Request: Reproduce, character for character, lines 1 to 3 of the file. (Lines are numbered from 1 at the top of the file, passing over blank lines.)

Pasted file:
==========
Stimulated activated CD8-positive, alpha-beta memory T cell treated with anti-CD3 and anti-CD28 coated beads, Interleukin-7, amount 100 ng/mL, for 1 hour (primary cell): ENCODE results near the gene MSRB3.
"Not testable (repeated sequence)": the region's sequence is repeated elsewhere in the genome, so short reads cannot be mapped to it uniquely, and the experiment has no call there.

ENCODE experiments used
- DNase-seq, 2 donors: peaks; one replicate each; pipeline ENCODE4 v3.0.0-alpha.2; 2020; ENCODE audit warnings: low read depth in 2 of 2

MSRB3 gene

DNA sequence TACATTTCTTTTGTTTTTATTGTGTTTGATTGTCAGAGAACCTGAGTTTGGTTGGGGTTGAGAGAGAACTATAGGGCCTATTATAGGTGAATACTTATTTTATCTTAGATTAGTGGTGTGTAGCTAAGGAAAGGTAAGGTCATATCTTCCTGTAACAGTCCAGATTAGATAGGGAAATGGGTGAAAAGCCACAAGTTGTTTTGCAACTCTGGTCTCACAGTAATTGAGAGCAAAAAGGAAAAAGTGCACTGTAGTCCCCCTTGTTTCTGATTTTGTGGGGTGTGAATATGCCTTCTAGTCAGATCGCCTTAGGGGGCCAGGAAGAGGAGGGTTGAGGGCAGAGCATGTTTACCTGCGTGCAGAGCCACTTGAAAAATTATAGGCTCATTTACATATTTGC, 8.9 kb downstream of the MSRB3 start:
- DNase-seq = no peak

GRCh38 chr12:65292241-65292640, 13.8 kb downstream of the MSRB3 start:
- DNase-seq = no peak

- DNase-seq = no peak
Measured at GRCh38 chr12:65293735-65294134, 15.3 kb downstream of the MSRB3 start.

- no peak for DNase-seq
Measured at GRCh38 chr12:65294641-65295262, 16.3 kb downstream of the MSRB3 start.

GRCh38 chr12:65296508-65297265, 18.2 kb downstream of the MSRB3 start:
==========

Stimulated activated CD8-positive, alpha-beta memory T cell treated with anti-CD3 and anti-CD28 coated beads, Interleukin-7, amount 100 ng/mL, for 1 hour (primary cell): ENCODE results near the gene MSRB3.
"Not testable (repeated sequence)": the region's sequence is repeated elsewhere in the genome, so short reads cannot be mapped to it uniquely, and the experiment has no call there.

ENCODE experiments used